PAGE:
More than 200 phase 2 and 3 gene therapy trials are currently underway, which could translate into up to 40 new products’ being approved for clinical use in the next decade, and the potential eligibility of 1.09 million patients for this therapeutic modality in the next 15 years. The availability of more gene therapy products will bring profound changes to the treatment landscape of many rare genetic diseases, which will offer for the first time potentially curative options for patients. Healthcare systems worldwide have to start preparing now to cope with the challenge of ensuring that all patients, not just a select few with financial means and privileged access to technology, can benefit from these innovative therapies.

Cost is at the center of the gene therapy accessibility problem. In many countries, drug prices are regulated and subject to existing laws; however, for gene therapies, pricing remains largely unregulated and is decided on a case-by-case basis, often concentrating on a single upfront payment. When determining the price, drug companies consider development costs, the specific characteristics of the disease and the related expenses, including hospitalizations and missed productivity, that can potentially be prevented by decreasing the disease burden. In the case of gene therapies, prices are also affected by lack of competition, with a limited number of companies developing gene therapies for rare diseases, and by the fact that often only a small number of patients can benefit from a specific treatment, a situation in which profits from a small number of doses need to offset the entire drug-development and manufacturing costs.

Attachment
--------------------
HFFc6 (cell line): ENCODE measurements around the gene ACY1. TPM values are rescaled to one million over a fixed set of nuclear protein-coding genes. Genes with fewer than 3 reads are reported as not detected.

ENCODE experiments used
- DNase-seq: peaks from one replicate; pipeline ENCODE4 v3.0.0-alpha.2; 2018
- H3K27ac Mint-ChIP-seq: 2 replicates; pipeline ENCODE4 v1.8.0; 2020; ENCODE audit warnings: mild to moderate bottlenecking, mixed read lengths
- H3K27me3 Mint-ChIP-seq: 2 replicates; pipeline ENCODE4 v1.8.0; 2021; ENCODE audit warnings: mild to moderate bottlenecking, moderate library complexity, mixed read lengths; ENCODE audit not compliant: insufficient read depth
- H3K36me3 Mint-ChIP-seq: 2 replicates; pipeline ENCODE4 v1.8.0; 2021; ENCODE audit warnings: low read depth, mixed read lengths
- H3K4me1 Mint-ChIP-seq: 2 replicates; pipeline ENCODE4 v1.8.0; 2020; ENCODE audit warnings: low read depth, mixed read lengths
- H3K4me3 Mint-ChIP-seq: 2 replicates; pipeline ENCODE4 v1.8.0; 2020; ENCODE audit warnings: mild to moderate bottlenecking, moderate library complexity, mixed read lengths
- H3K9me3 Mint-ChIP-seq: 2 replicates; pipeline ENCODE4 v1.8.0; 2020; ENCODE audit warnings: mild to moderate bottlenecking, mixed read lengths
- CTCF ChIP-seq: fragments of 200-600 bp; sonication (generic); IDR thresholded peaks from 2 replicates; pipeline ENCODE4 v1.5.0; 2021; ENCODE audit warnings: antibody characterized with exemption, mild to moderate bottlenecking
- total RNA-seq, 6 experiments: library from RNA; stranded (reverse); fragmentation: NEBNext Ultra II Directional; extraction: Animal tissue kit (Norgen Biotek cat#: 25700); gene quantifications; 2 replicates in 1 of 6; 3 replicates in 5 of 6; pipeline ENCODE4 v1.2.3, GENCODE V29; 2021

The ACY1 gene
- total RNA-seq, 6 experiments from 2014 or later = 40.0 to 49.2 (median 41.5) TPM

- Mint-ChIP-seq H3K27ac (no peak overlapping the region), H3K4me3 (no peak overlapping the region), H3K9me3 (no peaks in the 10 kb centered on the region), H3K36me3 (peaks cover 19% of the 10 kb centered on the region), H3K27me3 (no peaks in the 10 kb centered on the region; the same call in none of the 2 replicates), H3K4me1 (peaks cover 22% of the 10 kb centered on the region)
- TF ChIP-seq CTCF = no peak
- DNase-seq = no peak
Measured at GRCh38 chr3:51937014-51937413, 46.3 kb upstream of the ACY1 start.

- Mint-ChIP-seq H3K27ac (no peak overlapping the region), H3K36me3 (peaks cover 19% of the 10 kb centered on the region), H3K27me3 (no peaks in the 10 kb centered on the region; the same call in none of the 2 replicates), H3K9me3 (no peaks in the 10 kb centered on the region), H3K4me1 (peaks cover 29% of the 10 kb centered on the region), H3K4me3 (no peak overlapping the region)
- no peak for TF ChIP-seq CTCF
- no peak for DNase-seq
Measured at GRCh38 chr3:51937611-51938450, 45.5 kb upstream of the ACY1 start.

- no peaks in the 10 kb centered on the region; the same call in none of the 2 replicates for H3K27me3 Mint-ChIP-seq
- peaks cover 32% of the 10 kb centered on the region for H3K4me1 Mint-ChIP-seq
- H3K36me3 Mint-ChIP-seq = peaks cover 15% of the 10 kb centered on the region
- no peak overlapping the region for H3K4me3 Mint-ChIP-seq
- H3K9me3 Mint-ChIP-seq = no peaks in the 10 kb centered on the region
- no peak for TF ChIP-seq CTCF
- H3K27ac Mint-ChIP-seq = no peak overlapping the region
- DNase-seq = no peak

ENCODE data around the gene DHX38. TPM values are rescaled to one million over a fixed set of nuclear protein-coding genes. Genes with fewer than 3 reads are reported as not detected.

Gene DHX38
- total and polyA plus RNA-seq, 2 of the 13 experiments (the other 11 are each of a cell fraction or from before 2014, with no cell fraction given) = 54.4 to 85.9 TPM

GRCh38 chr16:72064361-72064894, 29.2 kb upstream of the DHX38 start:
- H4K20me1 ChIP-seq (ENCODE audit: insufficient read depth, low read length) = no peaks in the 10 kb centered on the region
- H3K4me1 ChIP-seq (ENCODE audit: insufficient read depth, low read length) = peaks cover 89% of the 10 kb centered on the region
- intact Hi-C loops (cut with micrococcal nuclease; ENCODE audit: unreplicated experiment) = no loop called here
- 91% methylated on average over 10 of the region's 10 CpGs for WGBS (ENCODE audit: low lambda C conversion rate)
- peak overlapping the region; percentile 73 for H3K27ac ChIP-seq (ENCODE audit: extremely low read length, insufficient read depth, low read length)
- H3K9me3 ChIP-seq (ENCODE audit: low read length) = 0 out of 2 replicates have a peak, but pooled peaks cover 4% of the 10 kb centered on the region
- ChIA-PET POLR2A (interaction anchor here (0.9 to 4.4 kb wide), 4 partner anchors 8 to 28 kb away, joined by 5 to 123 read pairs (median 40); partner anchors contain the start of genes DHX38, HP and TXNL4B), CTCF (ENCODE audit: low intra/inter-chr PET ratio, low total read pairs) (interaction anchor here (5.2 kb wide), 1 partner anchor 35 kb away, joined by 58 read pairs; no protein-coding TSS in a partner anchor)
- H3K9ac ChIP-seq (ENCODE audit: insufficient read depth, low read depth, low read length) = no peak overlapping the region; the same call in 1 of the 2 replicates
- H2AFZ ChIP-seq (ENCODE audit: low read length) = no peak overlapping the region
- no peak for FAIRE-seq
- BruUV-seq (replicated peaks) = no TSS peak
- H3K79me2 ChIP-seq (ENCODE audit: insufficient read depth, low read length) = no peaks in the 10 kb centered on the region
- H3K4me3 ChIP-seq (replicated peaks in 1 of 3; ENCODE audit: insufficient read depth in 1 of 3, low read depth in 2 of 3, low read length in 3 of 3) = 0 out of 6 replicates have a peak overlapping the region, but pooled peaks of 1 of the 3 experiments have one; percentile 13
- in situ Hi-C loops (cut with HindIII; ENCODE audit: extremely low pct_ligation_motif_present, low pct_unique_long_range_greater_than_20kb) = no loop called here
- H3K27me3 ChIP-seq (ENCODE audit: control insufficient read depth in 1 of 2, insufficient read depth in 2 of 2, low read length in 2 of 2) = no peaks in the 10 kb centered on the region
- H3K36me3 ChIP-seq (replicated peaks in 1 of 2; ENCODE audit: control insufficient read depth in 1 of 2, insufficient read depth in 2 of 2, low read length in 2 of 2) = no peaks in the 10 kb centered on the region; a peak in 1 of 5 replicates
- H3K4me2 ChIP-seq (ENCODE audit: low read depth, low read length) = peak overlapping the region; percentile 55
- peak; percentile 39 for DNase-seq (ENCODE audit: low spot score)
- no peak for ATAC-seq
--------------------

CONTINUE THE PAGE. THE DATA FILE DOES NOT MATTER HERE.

The first gene therapy product to be approved for a congenital disorder in the United States was voretigene neparvovec, for the treatment of vision loss due to inherited retinal dystrophy; this was launched in the market in 2017 at a cost of US$425,000 per eye for a single dose. More recently, onasemnogene abeparvovec, for the treatment of pediatric patients with spinal muscular dystrophy, became the most expensive drug on the market, costing US$2.1 million per dose. With the handful of gene therapies already on the market costing on average 30 times the median household income in the United States per dose, there are growing concerns that not all patients will be able to afford these treatments, and this will exacerbate existing inequalities.

The worry is that the commercialization of gene therapies might further penalize disadvantaged communities and ethnic groups that, on average, have lower incomes and more restricted access to healthcare. This year, the American Society for Gene and Cell Therapy set leveling the playing field and improving equitable access to gene therapies worldwide as a top priority. The World Health Organization has also called for the development of global standards for human genome editing, highlighting the need for an equity agenda to ensure that everyone can access the benefits of this technology.